Chris Parker: There are probably two big attractions. One, right now with so many people working from home, they need to be able to access corporate resources. Sometimes the corporate firewalls, they want to know our employees’ IP addresses because we just want to limit them of getting in on the network or we want to know who your internet service provider is so we just allow those. We don’t want to allow someone from Bangladesh or China in trying to use your credentials. We only want you to come in. I think that’s one of the reasons why, so people can deal with their technology departments. The other one is people are trying to, it’s kind of almost the flip side, they’re using what’s called a virtual private network, a VPN service, because they want to remain more anonymous. They don’t want people to know where they are. Maybe they are in California, and they want the internet to think they are in New York, so they route their internet traffic through a VPN service that has a point of presence in New York. They’re coming to the website to confirm. Okay, does WhatIsMyIPAddress.com think I’m somewhere that I’m not? Okay, that’s what I want.
Traci Brown: Wow. So, they want to lie?
Chris Parker: Yes, yes. It’s not always necessarily lying for nefarious purposes. A lot of times it’s just subterfuge.
Traci Brown: (Laughing).
Chris Parker: I just want people to know that I’m in southern California because I value my privacy, or it’s I’m traveling overseas and I want to access my U.S. Netflix account, but Netflix doesn’t allow access to the U.S. content from outside the U.S., now I need to use a serve in the U.S.
Traci Brown: Well yea. I had to do that because I was on TV in Australia, and I couldn’t see it. I could see it when I used my VPN that I set for Australia.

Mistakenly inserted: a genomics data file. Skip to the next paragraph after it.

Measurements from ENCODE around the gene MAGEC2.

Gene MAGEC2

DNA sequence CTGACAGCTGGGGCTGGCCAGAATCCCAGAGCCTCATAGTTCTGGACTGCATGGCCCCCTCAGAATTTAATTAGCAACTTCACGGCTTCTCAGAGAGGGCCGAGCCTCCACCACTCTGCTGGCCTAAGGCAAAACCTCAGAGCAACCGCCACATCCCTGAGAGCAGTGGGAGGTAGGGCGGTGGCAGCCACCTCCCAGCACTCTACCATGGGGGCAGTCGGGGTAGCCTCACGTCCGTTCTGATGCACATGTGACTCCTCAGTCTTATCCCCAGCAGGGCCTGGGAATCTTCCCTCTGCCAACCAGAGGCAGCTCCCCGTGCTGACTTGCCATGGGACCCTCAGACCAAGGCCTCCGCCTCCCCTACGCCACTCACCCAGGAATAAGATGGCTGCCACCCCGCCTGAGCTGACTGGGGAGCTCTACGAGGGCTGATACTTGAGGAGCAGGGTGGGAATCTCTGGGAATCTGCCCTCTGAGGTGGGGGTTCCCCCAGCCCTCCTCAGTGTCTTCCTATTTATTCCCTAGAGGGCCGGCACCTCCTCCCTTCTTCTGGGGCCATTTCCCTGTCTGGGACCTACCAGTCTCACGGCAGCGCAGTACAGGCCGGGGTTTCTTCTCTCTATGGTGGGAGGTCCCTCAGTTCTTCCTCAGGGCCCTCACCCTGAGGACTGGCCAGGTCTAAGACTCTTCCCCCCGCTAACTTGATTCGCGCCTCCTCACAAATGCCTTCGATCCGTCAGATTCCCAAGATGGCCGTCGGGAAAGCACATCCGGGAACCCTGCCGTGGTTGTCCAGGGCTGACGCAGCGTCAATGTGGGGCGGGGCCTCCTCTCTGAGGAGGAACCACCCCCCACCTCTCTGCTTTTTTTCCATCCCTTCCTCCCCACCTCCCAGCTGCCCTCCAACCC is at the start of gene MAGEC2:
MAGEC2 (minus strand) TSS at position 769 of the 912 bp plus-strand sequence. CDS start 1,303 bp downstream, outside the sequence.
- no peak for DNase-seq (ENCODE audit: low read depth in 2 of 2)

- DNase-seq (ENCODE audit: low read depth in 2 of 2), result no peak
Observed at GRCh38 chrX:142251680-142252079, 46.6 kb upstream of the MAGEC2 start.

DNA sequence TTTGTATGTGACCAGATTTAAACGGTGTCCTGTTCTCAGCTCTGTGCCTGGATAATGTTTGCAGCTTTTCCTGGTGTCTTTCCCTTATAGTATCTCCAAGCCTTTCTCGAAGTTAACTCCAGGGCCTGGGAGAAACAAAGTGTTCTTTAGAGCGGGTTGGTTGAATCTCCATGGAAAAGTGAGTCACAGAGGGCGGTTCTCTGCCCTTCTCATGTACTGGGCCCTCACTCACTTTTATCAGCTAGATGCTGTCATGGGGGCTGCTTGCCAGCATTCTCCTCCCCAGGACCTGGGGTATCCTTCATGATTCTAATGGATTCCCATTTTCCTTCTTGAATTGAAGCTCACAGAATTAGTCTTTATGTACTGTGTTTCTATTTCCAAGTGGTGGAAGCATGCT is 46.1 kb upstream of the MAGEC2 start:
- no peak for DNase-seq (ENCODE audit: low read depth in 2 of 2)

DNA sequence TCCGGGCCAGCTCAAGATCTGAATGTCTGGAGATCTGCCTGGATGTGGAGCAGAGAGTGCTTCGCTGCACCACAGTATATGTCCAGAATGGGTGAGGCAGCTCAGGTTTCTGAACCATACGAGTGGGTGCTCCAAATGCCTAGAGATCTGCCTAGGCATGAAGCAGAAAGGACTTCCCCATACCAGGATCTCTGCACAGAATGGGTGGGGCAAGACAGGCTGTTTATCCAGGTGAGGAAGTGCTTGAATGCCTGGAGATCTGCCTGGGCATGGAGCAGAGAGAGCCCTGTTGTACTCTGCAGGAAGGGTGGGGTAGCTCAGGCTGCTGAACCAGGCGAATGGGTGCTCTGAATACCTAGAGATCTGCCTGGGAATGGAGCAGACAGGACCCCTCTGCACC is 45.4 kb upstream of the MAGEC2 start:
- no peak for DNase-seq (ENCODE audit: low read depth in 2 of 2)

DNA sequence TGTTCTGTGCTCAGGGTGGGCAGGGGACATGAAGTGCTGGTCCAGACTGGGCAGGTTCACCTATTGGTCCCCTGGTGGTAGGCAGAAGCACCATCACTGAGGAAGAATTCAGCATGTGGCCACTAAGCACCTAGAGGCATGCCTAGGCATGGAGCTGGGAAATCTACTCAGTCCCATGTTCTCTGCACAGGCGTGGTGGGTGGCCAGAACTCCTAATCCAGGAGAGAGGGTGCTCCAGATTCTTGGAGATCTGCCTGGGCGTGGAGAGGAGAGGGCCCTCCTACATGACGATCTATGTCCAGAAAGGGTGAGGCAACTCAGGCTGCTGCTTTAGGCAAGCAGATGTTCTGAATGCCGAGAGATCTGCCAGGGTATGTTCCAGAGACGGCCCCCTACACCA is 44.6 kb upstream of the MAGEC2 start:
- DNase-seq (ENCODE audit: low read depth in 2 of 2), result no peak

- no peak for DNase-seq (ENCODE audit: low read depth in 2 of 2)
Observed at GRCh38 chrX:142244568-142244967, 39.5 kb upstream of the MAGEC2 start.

Chris Parker: A lot of cases, actually that is a very common use case. I just need to be able to access content that is restricted by country. There is nothing nefarious about that. You weren’t doing something wrong that you had to lie to see your Australian content. It was just because you weren’t there.
Traci Brown: Yea, yea. Wow. Now, can people spoof their IP addresses?
Chris Parker: I think people use that phrase wrong.
Traci Brown: Okay.
Chris Parker: You can spoof it in a sense by using a VPN, so people think you’re using a different IP address. Your home internet connection still has that same IP address. You’re not really spoofing it. There is a way to craft internet traffic that looks like it’s coming from on location. But in terms of if you want to get on the internet, you need the data to come back to your computer. If you visit a website and you’re spoofing that IP address, the data is going to go back to somebody else’s computer, not yours. That’s actually how a Denial of Service attacks work. They send a request to a website saying, this is my IP address and then the website sends the response back to the other machine, so you get thousands of requests from all over the internet telling it to send a response back to one machine and that takes it off the internet.
Traci Brown: Oh, wow. Yea, that’s how you can data dump someone’s site.
Chris Parker: Um-hum.
Traci Brown: How do you keep all this straight? Honestly, you’ve been doing this for 20 years, but my head is just spinning a little bit. I’m like, oh my gosh. Is it just innate? You just get it, or are you going to trainings? Are you the industry leader? Tell me about that.
Chris Parker: I am by no means the industry leader. I’m not a hacker. A lot of people spend 18 hours a day living and breathing this stuff. I think part of it is I’ve been doing this for 20 years. I’m a tech guy. I think that way. It’s one of those things. If you’re constantly reading about a subject, you’re just aware of what’s going on, just like you’re aware of what’s going on in your industry because you’re living and breathing your industry.
Traci Brown: Yea, you’ve got to know it. What are you doing to protect yourself? Can you divulge some of your own tips?
Chris Parker: Sure, yea. For me, I guess there is a little bit of a difference. Some things that I do intentionally, I would tell people never answer phone calls that you’re not expecting. Like on my work line, I never answer phone calls that I’m not expecting. On my cell phone I occasionally do because I’m curious of what the scam is. Occasionally I’ll pick up and talk to the person and try to figure out what the scam is just so I know what’s going on, but in general I wouldn’t pick up my phone otherwise. If you don’t know who the caller is, it’s a scam.